Zika Virus May Increase Risk of Mental Illness


By contrast, a 2001 study of adults born to mothers infected with rubella, or German measles, during the last American epidemic, which lasted from 1964 to 1965, found that 20 percent had schizophrenia symptoms. The expected rate among adults is below 1 percent.

It was certainly possible that Zika virus may pose a similar risk.
Although children may be troubled, the hallucinations, voices and paranoia of true schizophrenia do not normally emerge until late adolescence, when there is a lot of rearranging and pruning in the brain

The effects of Zika mimic those of rubella, some experts noted: Both cause only a mild rash in adults, but can cause stillbirths, microcephaly and eye malformations in newborns.

In the 1964-65 rubella epidemic, about 20,000 newborns suffered consequences: A total of 11,000 were born deaf, 3,500 were born blind, and at least 1,800 were later found to have mental problems.

That epidemic infected an estimated 12 million Americans. More than 500 million people live in the countries of Latin America and the Caribbean to which the World Health Organization has predicted that Zika will spread.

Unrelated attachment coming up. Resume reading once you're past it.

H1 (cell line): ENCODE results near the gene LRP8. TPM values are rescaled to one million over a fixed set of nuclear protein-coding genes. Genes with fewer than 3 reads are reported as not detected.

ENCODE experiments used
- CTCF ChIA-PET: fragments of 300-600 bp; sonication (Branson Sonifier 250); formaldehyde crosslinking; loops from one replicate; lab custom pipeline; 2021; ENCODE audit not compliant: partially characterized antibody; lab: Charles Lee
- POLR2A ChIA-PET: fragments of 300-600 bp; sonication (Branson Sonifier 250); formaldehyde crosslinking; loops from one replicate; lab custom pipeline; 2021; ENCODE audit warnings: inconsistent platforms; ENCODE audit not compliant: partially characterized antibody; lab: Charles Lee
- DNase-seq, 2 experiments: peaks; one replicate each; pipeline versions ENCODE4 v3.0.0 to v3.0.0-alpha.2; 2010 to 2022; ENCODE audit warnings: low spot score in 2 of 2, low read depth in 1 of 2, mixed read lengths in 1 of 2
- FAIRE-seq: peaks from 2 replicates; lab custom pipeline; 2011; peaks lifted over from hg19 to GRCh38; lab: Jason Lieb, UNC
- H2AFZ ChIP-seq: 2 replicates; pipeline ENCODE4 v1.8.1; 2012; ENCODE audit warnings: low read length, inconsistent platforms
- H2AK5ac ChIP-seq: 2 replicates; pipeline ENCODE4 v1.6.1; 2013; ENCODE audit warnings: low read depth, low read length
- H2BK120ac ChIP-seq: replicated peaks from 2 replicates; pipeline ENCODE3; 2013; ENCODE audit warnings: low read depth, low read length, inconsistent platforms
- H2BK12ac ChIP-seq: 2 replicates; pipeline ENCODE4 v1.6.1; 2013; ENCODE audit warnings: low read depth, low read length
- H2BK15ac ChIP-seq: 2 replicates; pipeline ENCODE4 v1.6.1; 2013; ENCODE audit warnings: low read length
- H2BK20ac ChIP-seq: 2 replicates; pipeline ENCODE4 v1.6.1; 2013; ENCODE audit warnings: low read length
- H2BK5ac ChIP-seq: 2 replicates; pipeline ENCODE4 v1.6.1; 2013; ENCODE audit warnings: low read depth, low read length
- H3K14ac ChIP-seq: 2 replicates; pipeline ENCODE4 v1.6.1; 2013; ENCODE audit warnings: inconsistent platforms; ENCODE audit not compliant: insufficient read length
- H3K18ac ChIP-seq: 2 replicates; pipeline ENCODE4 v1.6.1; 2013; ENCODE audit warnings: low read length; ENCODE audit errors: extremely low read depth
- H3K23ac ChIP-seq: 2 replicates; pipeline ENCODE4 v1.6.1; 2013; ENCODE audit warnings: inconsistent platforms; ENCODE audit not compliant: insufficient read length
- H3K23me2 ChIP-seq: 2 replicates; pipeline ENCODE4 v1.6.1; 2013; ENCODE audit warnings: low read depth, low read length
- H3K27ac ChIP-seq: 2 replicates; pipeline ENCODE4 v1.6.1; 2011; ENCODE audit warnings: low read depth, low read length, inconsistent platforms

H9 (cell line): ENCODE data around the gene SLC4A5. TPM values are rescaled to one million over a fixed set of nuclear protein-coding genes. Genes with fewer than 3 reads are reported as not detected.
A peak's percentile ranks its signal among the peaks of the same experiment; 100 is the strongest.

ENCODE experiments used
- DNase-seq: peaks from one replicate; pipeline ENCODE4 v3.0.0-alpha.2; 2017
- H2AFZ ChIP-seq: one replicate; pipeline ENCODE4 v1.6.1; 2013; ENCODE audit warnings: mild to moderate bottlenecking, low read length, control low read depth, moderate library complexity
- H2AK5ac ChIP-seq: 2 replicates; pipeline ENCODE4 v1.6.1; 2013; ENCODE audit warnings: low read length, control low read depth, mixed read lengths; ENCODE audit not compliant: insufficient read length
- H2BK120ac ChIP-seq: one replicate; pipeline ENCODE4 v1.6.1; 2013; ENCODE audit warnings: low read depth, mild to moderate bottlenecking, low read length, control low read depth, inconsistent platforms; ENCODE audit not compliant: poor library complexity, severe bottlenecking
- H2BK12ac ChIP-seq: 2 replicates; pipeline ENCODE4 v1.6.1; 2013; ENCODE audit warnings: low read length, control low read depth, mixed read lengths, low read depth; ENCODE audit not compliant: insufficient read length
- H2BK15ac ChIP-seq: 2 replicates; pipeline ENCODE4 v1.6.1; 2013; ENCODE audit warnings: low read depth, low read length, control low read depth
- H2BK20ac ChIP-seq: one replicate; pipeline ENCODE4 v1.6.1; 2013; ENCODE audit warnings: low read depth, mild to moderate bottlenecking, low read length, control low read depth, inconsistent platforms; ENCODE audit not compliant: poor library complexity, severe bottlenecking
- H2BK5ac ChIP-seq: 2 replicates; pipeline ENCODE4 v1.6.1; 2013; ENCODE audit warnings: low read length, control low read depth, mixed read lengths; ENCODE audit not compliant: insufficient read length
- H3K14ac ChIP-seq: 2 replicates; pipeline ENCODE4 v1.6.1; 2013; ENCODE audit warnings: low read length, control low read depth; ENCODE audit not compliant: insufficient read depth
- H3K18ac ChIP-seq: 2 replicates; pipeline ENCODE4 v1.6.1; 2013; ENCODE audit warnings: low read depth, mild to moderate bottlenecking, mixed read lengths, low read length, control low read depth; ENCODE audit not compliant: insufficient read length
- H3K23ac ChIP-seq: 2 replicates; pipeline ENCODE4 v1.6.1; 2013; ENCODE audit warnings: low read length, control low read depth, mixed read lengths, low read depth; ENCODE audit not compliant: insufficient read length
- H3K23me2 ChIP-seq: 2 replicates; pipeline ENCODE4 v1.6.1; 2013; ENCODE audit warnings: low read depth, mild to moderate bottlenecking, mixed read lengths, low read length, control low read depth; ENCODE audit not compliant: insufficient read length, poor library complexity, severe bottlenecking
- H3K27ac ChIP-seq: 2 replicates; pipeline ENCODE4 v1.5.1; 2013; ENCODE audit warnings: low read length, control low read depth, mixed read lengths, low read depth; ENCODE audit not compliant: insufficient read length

It is also possible that children who survived maternal Zika infections with no signs of microcephaly could still display mental deficits as they grow.

Any virus in the blood of a pregnant woman is a risk to the fetus, so ultimately there may be damage. Many children who survived the 1964-65 epidemic suffered from autism, learning disabilities and behavioral disabilities.

The Zika virus seems to zero in on nerve cells even more than does rubella, which also causes heart defects, for example.

Pathologists in Ljubljana, Slovenia, who dissected a microcephalic fetus aborted at 32 weeks by a European woman who had become pregnant in Brazil reported last week that they found “severe fetal brain injury associated with ZIKV infection with vertical transmission” — meaning the Zika virus had come from the mother’s infection.

But a pathogen may not even have to reach the fetus to cause damage.

Flu viruses do not cross the placenta, but the mother’s immune reaction creates a storm of cytokines, some of which do. Cytokines are small “signaling” proteins that can cause cells to stop growing. How much damage is done depends not just on the virus and the mother’s immune response, but at which stage of pregnancy the infection strikes.

First-trimester infections may cause brain tissue to calcify and die; later ones may have subtler, but still insidious, effects.

Reports suggest that Brazil, which was facing economic crises even before the Zika outbreak, has little capacity to cope with a surge of mentally disabled children.

European researchers initially paid little attention to the South American outbreak, but the information is just overwhelming as a whole generation of children might be affected.


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